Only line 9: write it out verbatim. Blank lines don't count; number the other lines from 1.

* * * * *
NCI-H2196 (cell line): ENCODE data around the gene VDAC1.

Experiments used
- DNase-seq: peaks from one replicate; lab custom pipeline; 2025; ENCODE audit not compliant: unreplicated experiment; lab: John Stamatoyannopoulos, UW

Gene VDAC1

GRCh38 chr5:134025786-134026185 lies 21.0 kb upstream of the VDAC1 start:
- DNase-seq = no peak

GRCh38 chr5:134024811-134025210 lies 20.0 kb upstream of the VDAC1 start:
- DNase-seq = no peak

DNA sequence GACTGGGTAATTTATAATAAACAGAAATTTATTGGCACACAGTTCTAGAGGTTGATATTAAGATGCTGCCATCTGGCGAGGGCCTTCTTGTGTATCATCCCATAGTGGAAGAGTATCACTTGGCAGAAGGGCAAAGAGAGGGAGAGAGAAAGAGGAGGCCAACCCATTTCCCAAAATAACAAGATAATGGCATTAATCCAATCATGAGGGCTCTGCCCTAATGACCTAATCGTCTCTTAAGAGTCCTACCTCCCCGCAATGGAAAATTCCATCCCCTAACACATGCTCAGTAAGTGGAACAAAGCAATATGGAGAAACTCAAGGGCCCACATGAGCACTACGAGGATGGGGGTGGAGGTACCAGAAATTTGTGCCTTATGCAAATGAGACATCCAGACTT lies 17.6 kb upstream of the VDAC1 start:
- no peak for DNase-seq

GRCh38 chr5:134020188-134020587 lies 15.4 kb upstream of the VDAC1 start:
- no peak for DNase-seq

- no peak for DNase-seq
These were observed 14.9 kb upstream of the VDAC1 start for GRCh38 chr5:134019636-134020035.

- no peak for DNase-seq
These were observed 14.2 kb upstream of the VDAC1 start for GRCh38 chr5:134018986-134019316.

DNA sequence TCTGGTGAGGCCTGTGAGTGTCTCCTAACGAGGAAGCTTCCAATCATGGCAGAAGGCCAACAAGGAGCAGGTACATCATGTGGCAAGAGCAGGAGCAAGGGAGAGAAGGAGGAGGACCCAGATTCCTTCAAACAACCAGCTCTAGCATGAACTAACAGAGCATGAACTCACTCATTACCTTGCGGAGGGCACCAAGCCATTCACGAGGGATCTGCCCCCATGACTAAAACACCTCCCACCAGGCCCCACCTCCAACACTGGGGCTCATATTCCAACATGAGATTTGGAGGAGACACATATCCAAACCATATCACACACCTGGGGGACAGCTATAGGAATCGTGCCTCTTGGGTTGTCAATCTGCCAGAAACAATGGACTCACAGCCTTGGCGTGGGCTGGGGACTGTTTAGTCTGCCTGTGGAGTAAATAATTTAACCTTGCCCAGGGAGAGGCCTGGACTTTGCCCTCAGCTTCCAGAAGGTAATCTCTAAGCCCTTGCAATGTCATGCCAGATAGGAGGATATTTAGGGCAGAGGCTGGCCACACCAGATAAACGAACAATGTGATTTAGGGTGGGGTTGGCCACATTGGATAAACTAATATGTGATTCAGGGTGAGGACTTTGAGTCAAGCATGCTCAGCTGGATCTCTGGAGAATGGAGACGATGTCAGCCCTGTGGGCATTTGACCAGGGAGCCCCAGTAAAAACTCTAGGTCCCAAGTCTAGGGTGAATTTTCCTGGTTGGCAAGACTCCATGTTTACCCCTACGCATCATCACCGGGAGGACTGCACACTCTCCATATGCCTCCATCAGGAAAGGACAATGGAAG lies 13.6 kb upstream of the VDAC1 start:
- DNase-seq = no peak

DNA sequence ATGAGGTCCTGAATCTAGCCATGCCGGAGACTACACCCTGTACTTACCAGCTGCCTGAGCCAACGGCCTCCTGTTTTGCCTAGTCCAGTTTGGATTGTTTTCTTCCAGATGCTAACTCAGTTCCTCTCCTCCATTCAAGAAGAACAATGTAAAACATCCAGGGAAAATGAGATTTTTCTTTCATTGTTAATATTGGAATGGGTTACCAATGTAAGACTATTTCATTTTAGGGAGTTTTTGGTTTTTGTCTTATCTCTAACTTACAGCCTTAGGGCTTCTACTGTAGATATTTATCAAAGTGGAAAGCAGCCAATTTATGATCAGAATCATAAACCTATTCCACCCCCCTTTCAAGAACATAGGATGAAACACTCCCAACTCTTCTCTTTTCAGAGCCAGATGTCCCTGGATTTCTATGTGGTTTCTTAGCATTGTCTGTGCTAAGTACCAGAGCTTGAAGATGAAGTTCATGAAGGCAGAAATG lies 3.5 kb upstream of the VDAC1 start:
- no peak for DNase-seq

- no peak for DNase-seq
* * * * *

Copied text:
DNA sequence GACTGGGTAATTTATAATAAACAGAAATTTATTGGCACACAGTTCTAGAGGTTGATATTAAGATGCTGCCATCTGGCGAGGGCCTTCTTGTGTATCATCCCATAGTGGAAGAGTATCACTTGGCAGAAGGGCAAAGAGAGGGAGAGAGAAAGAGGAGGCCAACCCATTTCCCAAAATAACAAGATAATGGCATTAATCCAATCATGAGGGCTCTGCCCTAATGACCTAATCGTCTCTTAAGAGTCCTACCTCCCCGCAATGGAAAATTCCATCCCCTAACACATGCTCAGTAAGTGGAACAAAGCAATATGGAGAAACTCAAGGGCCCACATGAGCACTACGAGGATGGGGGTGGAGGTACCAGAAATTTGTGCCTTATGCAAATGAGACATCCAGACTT lies 17.6 kb upstream of the VDAC1 start: